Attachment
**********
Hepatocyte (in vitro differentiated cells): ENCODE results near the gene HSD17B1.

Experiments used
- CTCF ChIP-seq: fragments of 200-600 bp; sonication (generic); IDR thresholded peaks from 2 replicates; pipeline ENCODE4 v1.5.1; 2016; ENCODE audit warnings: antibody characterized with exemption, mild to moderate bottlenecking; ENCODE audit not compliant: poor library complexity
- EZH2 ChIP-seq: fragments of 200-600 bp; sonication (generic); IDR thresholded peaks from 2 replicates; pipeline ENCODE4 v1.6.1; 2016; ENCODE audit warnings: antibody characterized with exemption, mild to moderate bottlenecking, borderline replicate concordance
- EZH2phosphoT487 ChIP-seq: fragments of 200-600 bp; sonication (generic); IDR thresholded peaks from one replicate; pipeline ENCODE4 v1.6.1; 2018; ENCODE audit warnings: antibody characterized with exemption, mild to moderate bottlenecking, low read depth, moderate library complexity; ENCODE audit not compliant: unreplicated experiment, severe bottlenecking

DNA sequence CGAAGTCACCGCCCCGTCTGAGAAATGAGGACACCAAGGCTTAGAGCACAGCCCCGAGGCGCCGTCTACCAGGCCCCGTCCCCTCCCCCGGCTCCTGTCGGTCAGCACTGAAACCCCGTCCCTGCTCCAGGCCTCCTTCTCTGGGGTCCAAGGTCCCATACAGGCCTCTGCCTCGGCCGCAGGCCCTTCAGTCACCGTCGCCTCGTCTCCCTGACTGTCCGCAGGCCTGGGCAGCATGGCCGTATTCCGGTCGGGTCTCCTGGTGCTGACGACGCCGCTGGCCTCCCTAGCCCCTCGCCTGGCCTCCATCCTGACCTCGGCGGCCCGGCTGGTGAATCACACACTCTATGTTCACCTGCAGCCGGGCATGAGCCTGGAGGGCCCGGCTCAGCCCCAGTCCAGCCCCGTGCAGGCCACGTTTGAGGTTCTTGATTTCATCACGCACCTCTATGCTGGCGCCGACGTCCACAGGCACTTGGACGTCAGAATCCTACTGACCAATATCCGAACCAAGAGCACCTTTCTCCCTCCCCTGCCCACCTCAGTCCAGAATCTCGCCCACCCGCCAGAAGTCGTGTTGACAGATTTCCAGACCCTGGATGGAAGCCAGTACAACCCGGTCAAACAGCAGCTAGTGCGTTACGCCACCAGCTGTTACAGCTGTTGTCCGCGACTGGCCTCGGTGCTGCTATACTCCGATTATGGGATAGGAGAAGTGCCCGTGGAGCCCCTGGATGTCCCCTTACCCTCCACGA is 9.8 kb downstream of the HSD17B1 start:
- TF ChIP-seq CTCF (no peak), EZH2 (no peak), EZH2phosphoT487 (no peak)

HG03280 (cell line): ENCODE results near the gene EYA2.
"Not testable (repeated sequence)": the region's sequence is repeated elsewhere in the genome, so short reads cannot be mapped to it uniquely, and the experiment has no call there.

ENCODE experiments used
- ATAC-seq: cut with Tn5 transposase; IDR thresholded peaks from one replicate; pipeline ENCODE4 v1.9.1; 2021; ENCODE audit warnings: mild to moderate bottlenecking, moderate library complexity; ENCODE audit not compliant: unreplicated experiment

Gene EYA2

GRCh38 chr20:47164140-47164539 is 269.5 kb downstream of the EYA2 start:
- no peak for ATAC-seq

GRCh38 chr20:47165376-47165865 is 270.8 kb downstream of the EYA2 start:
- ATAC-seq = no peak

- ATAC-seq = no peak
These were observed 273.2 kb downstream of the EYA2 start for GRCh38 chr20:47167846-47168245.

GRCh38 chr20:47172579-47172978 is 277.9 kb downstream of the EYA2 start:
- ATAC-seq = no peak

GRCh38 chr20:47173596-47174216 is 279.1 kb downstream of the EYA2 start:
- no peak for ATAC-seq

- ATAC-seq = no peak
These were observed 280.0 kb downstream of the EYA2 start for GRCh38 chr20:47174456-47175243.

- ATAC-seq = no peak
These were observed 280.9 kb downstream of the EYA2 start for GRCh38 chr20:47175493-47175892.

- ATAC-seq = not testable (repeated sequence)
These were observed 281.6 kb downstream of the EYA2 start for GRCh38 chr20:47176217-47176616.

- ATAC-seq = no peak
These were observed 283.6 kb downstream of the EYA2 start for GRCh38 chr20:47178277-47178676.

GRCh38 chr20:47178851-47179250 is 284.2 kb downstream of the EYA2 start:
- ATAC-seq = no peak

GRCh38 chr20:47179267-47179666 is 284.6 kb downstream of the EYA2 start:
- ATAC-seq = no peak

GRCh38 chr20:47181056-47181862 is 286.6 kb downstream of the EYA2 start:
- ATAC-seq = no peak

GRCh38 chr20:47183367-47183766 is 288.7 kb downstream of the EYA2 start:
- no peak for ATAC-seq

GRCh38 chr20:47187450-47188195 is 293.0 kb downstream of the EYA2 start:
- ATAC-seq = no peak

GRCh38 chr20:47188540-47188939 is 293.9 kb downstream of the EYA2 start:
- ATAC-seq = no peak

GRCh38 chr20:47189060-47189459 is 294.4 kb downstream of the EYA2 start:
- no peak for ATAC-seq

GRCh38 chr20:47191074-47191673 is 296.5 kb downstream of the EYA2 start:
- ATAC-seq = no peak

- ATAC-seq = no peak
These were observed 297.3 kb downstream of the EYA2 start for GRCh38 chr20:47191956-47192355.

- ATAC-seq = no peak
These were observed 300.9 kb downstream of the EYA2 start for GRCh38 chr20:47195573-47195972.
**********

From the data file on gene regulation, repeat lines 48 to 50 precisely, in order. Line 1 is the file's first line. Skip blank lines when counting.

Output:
These were observed 297.3 kb downstream of the EYA2 start for GRCh38 chr20:47191956-47192355.

- ATAC-seq = no peak
These were observed 300.9 kb downstream of the EYA2 start for GRCh38 chr20:47195573-47195972.